When the Carl and Ruth Shapiro Family Foundation was working on developing a focus for its Disability Inclusion Initiative some years ago, it consulted with consumers and agencies in Boston about gaps in services and where private dollars could make a difference. One theme that emerged was that there was a need to expand opportunities for persons with disabilities to participate in sports and recreation.
With so many other basic needs of persons with disabilities going unmet, one might ask why participation in sports should matter. A 2009 study done by the Harris Poll for Disabled Sports USA provides food for thought. It showed that, compared with other adults in the US population, adults participating in its programs were:
- More likely to be employed
- More likely to be leading a healthy lifestyle
- More sociable
- More likely to feel as though they were leading fulfilling lives, and
- More likely to be looking forward to the rest of their lives
Maureen McKinnon and Jonathan Derr are cases in point. In 1995, Maureen fell 13 feet from a sea wall and ended up paralyzed from the waist down. A casual sailor before her injury, it was five years before she was inspired by a mentor to try sailing again. He told her, “Once a sailor, always a sailor.” The message was to use the abilities she had. Maureen became involved in competitive sailing and found that it completely transformed her life. She followed an unexpected path that led her to compete across the world in the 2008 Beijing Paralympic Games. She was the first woman to represent the United States in sailing and she won the Gold Medal.
Jon Derr started competing in Special Olympics when he was 7 years old. He liked all kinds of sports but Special Olympics gave him a place to be a winner. For a period of time when he was a teenager, Jon struggled with his identity as a person with a disability and was a little less active in Special Olympics. He chose instead to play on his high school’s golf team and to manage the boys’ basketball and lacrosse teams. However, Special Olympics drew him back when they gave him the opportunity to play golf in their international competition. He placed third in the world. Subsequently, he was also inducted into the National Jewish Sports Hall of Fame.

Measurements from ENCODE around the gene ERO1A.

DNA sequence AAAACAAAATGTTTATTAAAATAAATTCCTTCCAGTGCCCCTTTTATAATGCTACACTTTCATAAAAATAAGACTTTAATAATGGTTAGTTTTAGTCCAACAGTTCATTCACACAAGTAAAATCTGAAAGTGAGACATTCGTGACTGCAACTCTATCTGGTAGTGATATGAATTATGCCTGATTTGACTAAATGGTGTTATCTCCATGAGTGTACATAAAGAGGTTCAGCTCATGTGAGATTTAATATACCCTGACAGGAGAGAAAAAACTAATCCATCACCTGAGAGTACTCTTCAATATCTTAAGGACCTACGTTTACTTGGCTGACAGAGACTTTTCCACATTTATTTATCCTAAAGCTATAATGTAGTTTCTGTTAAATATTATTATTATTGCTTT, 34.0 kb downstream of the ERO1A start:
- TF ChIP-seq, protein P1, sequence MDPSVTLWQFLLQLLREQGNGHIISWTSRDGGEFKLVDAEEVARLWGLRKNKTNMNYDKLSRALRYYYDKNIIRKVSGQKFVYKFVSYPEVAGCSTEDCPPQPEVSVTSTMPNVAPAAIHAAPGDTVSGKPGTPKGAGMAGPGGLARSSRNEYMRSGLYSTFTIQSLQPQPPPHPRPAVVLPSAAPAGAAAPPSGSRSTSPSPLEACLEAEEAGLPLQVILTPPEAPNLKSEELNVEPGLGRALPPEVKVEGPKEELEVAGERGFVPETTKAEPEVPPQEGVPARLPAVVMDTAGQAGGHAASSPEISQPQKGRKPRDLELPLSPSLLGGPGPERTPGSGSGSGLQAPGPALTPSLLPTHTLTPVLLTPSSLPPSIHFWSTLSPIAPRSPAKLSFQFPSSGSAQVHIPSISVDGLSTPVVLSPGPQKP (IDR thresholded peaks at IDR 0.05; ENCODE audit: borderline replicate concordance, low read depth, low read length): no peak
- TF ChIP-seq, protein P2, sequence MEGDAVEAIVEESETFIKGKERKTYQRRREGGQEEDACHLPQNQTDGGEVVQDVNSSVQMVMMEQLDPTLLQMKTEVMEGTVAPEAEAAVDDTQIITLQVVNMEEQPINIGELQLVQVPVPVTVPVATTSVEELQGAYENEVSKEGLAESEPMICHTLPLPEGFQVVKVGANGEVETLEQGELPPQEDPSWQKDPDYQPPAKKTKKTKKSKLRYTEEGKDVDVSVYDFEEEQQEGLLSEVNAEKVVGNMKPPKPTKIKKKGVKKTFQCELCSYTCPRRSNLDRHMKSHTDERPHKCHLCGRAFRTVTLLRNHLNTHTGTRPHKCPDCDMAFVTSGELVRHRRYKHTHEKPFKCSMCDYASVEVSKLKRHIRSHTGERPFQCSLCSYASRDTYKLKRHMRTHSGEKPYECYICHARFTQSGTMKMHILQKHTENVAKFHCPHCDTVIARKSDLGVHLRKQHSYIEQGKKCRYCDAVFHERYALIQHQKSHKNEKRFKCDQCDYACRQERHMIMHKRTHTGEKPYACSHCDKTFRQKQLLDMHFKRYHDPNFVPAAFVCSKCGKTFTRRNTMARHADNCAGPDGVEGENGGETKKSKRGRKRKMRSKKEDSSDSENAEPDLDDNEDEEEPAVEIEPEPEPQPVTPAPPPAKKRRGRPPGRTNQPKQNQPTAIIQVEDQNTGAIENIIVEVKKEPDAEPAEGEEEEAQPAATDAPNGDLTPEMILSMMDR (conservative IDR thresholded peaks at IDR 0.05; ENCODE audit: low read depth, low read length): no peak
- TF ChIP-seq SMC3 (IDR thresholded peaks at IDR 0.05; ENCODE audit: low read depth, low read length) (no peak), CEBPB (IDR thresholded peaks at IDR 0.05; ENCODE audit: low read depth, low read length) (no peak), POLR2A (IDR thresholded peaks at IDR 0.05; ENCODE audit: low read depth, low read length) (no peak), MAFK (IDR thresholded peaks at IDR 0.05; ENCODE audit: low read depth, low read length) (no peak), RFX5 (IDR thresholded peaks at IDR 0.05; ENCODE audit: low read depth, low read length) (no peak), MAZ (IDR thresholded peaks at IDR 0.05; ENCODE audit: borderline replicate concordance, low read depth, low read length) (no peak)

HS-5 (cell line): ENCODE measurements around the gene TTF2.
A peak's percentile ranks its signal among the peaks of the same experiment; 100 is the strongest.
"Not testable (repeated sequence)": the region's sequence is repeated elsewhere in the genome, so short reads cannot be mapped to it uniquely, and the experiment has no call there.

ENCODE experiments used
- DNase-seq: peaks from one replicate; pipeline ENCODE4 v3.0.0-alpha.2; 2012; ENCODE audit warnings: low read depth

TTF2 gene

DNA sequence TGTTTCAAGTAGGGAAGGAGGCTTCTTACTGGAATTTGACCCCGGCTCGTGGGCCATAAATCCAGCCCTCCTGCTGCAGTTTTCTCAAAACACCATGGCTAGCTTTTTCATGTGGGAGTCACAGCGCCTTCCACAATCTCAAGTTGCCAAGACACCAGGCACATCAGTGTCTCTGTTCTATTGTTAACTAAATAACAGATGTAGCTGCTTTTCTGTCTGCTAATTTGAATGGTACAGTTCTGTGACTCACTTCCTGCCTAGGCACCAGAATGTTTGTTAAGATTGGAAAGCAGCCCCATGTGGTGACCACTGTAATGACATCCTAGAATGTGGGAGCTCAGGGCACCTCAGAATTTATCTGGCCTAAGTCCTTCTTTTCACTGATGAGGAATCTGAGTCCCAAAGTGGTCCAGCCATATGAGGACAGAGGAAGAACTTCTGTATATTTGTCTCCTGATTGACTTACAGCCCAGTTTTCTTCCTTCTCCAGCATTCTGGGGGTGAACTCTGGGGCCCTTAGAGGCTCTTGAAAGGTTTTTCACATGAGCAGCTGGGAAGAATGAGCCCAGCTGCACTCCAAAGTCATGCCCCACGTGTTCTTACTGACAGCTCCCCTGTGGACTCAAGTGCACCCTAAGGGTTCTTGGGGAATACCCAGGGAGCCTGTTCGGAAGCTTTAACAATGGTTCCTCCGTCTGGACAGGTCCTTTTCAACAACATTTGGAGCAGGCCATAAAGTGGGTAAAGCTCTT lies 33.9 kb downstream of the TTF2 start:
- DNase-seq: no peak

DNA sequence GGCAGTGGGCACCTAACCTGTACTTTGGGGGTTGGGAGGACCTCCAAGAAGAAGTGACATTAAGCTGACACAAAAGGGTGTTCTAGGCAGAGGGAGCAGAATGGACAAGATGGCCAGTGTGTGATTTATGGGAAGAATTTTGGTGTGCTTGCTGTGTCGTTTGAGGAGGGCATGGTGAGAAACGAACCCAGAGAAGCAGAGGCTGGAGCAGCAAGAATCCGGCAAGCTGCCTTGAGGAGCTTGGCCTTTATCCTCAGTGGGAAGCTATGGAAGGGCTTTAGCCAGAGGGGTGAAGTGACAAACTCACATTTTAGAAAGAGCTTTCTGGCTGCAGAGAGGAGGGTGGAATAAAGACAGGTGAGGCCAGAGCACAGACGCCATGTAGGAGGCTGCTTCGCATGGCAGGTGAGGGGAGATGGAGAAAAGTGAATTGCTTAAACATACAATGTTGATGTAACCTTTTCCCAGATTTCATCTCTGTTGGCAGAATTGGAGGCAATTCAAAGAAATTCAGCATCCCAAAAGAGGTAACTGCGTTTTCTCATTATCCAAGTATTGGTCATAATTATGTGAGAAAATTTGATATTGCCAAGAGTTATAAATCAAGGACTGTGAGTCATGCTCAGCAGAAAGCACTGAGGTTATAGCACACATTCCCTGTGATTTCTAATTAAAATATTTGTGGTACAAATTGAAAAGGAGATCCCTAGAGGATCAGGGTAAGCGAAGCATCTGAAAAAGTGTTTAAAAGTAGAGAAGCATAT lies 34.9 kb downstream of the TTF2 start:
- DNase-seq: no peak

Both Maureen and Jon continue to be active in a variety of sports and cite the fitness benefits of their participation. Maureen reports that she can use parts of her body now that she once considered paralyzed. Jon says that his involvement keeps him in the gym and working out. But the benefits have been much more than just physical. Both Maureen and Jon speak of the wonderful friends they have made and the fun they have had. There have been other things too, like learning new skills (for Maureen, fundraising; for Jon, public speaking) and assuming leadership roles in the broader community that inspire individuals and transform attitudes.
In the Boston community, and likely in other places as well, there has been a real growth in the number and kinds of sport and recreation activities for persons with disabilities. Yet there is so much more that is needed.
Here are a few suggestions for efforts that would advance the cause:
- Improve communications about and outreach for existing opportunities
- Develop new and/or expanded programs where needed
- Develop more inclusive family activities that benefit all family members
- Promote more universal design of programs serving all populations
- Recognize the individual and societal benefits of physical activity in terms of overall health, community engagement and happiness, and set goals accordingly
- Work to change attitudes about abilities and expectations, focusing on ability not disability
The United Nations Convention on the Rights of Persons with Disabilities argues, “The unique ability of sports to transcend linguistic, cultural and social barriers makes it an excellent platform for strategies of inclusion and adaptation.” Let’s recognize the tremendous benefits of participation in sports and heed the advice of the UN Convention to use sports as a strategy for inclusion. The time is ripe for progress.
Jean Whitney is the former Executive Director of the Carl and Ruth Shapiro Family Foundation. She enjoys running, hiking, swimming and cross-country skiing.